"His mighty mind travelled round the intellectual world; and, with a more than eagle's eye, saw, and has pointed out blank spaces, or dark spots in it, on which the human mind never shone"

— Young, Edward (bap. 1683, d. 1765)


Place of Publication
London
Publisher
A. Millar and R. and J. Dodsley
Date
1759
Metaphor
"His mighty mind travelled round the intellectual world; and, with a more than eagle's eye, saw, and has pointed out blank spaces, or dark spots in it, on which the human mind never shone"
Metaphor in Context
Nor have I Bacon 's opinion only, but his assistance too, on my side. His mighty mind travelled round the intellectual world; and, with a more than eagle's eye, saw, and has pointed out blank spaces, or dark spots in it, on which the human mind never shone: Some of these have been enlightened since; some are benighted still.

Moreover, so boundless are the bold excursions of the human mind, that in the vast void beyond real existence, it can call forth shadowy beings, and unknown worlds, as numerous, as bright, and, perhaps, as lasting, as the stars; such quite-original beauties we may call Paradisaical,

Natos sine semine flores. OVID.

When such an ample area for renowned adventure in original attempts lies before us, shall we be as mere leaden pipes, conveying to the present age small streams of excellence from its grand reservoir in antiquity; and those too, perhaps, mudded in the pass? Originals shine, like comets; have no peer in their path; are rival'd by none, and the gaze of all: All other compositions (if they shine at all) shine in clusters; like the stars in the galaxy; where, like bad neighbours, all suffer from all; each particular being diminished, and almost lost in the throng (69-71).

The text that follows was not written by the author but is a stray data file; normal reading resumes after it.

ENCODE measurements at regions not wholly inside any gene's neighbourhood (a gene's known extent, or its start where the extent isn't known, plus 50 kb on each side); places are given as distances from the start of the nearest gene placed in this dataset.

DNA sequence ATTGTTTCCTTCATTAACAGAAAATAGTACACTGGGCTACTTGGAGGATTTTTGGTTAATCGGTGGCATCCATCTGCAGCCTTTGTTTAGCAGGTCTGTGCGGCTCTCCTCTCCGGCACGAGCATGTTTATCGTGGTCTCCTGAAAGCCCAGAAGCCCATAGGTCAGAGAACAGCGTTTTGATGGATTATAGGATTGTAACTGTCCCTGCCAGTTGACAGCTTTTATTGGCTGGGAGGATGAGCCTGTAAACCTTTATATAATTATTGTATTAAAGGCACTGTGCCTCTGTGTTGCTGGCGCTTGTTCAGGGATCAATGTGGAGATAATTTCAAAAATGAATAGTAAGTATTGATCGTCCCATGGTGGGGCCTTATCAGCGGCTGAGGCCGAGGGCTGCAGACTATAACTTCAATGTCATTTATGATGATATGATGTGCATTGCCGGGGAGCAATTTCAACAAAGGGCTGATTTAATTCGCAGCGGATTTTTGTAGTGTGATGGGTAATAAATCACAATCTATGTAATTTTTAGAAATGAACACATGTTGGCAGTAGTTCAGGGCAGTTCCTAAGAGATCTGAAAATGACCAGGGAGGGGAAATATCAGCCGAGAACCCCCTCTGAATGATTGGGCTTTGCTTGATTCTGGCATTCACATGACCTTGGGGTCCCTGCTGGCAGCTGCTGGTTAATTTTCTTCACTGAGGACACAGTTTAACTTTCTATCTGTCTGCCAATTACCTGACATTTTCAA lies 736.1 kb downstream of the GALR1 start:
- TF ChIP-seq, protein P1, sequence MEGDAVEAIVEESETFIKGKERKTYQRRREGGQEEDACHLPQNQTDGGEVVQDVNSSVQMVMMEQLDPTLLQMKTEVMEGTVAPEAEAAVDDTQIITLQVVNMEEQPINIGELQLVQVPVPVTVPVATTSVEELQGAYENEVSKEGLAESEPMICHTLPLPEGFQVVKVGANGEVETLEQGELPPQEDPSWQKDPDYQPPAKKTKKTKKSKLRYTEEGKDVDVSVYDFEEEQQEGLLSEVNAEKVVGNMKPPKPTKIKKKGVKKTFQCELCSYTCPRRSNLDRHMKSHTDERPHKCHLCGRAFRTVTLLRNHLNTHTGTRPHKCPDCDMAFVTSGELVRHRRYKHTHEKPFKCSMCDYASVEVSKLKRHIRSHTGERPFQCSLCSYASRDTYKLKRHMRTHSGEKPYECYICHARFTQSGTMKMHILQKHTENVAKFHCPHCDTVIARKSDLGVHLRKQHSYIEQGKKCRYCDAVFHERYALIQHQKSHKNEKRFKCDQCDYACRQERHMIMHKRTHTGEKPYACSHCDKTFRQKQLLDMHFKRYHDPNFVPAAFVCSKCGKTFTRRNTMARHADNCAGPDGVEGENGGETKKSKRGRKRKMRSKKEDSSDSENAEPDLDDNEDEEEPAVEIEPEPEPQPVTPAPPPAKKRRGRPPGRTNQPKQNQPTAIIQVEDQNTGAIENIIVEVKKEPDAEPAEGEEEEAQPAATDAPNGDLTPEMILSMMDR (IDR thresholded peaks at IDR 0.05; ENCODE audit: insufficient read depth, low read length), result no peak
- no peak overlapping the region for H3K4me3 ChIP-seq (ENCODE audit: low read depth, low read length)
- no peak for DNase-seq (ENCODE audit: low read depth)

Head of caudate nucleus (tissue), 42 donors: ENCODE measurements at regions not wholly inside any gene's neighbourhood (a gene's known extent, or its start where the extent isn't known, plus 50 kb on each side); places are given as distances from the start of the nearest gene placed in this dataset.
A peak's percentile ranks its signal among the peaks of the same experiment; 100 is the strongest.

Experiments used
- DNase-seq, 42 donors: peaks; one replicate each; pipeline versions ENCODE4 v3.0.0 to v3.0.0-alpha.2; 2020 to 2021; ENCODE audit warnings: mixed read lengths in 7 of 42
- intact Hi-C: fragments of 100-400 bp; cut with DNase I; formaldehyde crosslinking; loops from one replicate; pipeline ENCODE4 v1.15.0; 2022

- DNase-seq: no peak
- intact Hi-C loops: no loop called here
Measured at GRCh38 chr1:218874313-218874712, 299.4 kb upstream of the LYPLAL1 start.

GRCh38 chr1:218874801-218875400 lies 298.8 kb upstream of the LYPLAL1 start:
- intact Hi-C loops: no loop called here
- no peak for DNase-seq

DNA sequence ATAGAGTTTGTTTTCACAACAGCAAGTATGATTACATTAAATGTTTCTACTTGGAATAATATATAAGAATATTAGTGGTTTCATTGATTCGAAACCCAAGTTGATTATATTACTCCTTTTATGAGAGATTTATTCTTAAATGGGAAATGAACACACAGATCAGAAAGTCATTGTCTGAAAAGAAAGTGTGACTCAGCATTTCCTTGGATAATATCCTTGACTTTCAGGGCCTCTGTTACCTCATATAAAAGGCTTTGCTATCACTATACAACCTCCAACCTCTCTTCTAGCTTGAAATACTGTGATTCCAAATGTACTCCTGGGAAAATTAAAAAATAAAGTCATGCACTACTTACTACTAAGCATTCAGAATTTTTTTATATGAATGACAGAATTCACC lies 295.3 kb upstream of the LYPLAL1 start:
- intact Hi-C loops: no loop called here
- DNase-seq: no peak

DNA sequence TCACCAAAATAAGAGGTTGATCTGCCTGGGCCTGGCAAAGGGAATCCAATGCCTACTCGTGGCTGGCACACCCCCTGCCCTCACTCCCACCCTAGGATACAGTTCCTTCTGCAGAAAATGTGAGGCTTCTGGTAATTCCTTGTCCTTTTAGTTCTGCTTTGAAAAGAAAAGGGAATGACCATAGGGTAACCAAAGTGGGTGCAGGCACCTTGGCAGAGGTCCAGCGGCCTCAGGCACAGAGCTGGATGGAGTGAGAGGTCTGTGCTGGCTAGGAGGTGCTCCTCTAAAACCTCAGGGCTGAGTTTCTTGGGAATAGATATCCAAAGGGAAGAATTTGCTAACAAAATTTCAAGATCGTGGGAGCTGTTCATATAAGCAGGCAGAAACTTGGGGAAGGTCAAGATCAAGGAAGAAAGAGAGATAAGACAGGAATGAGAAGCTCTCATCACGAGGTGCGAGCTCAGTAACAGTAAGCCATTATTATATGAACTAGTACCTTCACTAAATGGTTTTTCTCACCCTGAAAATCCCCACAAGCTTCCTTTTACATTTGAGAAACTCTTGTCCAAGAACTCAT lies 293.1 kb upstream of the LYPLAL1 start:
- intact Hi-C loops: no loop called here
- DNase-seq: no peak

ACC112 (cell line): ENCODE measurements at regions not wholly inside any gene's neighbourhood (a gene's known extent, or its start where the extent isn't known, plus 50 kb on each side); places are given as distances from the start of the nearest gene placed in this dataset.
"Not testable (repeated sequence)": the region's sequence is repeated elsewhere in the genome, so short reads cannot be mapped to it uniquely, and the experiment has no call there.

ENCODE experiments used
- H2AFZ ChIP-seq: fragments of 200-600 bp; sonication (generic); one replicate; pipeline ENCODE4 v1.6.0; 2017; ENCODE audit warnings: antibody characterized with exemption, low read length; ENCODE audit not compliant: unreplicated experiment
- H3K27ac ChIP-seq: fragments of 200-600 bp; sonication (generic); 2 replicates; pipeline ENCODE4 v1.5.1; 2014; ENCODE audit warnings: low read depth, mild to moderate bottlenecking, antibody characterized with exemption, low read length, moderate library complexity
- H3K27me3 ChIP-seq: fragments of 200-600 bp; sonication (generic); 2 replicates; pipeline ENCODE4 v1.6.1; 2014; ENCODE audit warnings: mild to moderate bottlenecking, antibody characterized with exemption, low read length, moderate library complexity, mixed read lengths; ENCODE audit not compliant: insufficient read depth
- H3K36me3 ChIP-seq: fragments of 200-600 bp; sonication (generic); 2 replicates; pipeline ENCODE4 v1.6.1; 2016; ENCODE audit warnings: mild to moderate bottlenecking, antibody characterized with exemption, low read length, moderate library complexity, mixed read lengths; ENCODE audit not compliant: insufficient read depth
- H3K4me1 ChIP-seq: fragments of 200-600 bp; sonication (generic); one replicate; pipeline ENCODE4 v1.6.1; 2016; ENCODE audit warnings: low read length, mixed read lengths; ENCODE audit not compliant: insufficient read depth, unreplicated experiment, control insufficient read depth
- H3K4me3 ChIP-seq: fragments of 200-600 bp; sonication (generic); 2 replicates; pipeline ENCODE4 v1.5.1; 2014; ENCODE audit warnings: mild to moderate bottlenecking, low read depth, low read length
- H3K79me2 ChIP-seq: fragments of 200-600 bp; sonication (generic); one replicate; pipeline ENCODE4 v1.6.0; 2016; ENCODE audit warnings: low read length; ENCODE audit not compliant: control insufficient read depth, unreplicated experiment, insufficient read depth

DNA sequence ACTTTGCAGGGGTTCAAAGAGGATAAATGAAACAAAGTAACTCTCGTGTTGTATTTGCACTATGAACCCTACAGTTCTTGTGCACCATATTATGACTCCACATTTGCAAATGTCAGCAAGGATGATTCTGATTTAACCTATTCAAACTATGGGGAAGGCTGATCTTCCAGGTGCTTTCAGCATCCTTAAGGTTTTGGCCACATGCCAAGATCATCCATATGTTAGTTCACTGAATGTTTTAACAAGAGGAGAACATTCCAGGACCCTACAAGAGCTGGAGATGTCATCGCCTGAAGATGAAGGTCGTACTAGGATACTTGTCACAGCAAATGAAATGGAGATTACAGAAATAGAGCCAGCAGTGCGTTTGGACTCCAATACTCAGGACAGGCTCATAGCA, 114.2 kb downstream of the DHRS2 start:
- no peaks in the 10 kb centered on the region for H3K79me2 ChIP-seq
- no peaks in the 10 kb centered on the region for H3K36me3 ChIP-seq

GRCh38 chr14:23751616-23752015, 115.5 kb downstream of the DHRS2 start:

Provenance
http://eir.library.utoronto.ca/rpo/display/displayprose.cfm?prosenum=16
Citation
At least 12 entries in ECCO and ESTC (1759, 1765, 1767, 1768, 1770, 1774, 1778, 1796, 1798).

See Conjectures on Original Composition. In a Letter to the Author of Sir Charles Grandison. (London: Printed for A. Millar, in The Strand; and R. and J. Dodsley, in Pall-Mall, 1759). <Link to ESTC><Link to Google Books>

The text was initially drawn from RPO and Chadwyck-Healey's Literature Online (LION). The LION text claims to reproduce the 1759 printing but is marred by typographical errors and has been irregularly modernized. These entries checked against Google Books page images for accuracy and corrected for obvious errors, but italics and capitalization have not yet been uniformly transcribed.
Date of Entry
09/14/2009

The Mind is a Metaphor is authored by Brad Pasanek, Assistant Professor of English, University of Virginia.